In an article titled “The Women of Past Presence,” in the winter 2021–22 issue of Notre Dame Magazine, Cushwa Center director Kathleen Sprows Cummings brings to light the significant and “largely unknown” story of Holy Cross sisters’ contributions to Notre Dame from its beginning. The University’s founder, Rev. Edward Sorin, C.S.C., wrote a letter to Rev. Basil Moreau, C.S.C., on December 5, 1842, soon after he arrived in northern Indiana about establishing “a college at the earliest convenience . . . It will be one of the most powerful means for good in this country.” He also wrote that “once the Sisters come—whose presence is so much desired here—they must be prepared not merely for domestic work, but also for teaching; and perhaps, too, the establishment of an academy.” Cummings writes that “Within a year, four Holy Cross sisters did arrive from France.” And others followed them across the ocean, all desperately needed by Sorin as he worked hard to achieve his vision of a great Catholic university. 

As Sister Jean struggled with her decision, she began to lean toward a willingness to support the University’s move to coeducation, thus joining this long line of women from Notre Dame’s past who have made Sorin’s dream possible. “However, the residence hall position remained a big question mark,” she writes, maybe even a dealbreaker. “I did a double take when I discovered that there were infamous rules in place but no job description. It all, no doubt, came naturally to Holy Cross rectors who served for decades and passed such ministry on to the next generation through oral tradition.”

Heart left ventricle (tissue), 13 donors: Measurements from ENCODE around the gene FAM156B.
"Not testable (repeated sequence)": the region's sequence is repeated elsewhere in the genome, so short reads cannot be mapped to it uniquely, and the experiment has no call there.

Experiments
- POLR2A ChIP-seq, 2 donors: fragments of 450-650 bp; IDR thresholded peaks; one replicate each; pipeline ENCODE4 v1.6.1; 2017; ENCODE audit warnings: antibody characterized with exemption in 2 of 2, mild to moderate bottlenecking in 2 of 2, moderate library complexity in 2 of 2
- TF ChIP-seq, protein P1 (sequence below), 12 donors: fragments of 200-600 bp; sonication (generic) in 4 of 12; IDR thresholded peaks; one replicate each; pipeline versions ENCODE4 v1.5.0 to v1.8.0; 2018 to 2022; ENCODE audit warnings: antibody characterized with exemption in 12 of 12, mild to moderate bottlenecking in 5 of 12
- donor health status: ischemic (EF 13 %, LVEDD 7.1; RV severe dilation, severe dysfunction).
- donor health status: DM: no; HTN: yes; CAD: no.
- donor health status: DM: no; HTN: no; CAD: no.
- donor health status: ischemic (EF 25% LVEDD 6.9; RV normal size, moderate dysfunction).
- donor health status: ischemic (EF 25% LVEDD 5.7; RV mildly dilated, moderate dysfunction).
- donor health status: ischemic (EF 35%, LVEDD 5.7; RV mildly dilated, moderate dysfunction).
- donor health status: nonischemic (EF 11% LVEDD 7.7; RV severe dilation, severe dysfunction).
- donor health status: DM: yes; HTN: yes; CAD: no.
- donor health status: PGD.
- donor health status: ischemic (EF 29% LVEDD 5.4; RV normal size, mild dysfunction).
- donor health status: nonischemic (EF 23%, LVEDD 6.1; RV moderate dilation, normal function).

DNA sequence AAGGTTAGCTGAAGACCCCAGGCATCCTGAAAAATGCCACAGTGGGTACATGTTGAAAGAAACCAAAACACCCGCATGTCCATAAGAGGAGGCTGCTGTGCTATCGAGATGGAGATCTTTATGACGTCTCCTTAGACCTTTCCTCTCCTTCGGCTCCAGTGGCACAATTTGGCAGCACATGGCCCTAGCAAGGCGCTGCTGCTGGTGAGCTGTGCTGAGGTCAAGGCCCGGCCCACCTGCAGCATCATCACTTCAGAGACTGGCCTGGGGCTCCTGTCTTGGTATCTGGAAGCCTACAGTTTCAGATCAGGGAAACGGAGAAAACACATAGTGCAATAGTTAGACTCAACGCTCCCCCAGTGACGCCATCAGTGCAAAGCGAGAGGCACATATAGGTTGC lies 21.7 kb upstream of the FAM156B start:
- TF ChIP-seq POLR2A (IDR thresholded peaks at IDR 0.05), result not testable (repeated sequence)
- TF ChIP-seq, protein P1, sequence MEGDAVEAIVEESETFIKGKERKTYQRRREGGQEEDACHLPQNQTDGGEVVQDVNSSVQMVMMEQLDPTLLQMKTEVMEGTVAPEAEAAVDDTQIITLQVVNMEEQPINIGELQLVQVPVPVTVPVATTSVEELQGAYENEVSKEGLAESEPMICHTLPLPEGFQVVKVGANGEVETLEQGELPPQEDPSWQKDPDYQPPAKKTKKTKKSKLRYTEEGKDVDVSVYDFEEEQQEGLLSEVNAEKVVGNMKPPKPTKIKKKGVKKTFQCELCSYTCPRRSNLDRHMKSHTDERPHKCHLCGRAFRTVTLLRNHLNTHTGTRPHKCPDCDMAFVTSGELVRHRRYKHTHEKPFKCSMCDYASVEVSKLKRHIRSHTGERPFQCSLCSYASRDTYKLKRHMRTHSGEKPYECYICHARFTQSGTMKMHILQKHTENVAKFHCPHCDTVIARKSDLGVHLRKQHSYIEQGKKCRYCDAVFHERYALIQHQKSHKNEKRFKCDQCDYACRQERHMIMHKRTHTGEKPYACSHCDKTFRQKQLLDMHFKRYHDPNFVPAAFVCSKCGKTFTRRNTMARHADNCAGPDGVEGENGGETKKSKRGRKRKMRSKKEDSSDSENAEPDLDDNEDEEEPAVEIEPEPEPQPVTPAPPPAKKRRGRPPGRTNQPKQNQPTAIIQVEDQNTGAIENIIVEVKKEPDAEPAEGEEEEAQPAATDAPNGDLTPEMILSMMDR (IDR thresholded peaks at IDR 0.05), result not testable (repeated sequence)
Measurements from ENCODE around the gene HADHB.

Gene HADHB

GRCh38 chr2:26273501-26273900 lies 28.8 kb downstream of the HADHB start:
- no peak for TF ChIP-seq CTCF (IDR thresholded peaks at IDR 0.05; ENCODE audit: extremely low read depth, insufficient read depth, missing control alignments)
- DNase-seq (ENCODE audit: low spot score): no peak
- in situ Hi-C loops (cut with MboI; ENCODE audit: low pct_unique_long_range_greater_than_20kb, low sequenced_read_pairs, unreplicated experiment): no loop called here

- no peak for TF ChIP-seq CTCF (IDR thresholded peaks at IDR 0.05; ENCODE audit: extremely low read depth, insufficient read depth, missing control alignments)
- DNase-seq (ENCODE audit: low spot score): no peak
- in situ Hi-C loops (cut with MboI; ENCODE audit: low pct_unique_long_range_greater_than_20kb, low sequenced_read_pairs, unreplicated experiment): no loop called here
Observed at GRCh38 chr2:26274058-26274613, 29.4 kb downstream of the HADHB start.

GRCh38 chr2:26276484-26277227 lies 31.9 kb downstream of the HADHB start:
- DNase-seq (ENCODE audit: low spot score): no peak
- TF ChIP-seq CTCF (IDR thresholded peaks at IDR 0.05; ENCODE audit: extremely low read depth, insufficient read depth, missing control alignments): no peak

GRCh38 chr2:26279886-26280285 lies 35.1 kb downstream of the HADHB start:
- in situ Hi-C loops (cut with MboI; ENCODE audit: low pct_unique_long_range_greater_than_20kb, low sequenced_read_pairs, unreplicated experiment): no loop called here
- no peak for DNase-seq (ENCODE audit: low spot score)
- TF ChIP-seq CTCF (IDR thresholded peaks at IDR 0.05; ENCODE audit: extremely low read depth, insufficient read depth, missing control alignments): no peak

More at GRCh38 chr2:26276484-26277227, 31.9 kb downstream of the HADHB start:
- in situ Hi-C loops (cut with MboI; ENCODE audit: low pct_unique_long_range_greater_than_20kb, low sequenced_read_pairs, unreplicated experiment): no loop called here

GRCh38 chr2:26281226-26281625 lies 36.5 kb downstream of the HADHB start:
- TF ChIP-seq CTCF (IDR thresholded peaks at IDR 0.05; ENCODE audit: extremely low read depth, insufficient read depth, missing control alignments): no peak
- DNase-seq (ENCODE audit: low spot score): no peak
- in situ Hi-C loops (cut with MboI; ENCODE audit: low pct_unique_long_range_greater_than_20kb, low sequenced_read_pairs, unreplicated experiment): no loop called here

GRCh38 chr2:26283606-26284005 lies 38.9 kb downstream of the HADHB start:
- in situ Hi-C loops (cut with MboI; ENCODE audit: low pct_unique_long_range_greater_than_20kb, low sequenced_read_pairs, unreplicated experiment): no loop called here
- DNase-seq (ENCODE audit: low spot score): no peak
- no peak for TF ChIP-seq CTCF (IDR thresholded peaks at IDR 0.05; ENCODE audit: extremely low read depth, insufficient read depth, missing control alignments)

With these fears looming, Sister Jean had concerns. “What if I can’t do what you’re asking? What if I get to Christmastime and realize this isn’t going to work?” she asked. Sister Jean was promised she could “leave and we’ll find someone else to carry on.” That did the trick. “The mere thought of a ‘bailout hatch’ gave me the final bit of courage I needed to accept the invitation,” writes Sister Jean. “Dr. Frank Kerins, president of the College of St. Francis where I was teaching theology, granted me a one-year leave of absence to offer a hand at Notre Dame as undergraduate women came to campus.” 

After saying a bold “yes” even with all the daunting unknowns of the journey ahead, Lenz embraced her Notre Dame path and served there for 36 years—as an adjunct instructor in the theology department (intermittently), the rector of Farley Hall for ten years (1973–83), the rector and chaplain for the University’s London Undergraduate Program for a year (1983–84), and as assistant vice president for student affairs for 25 years (1984–2009).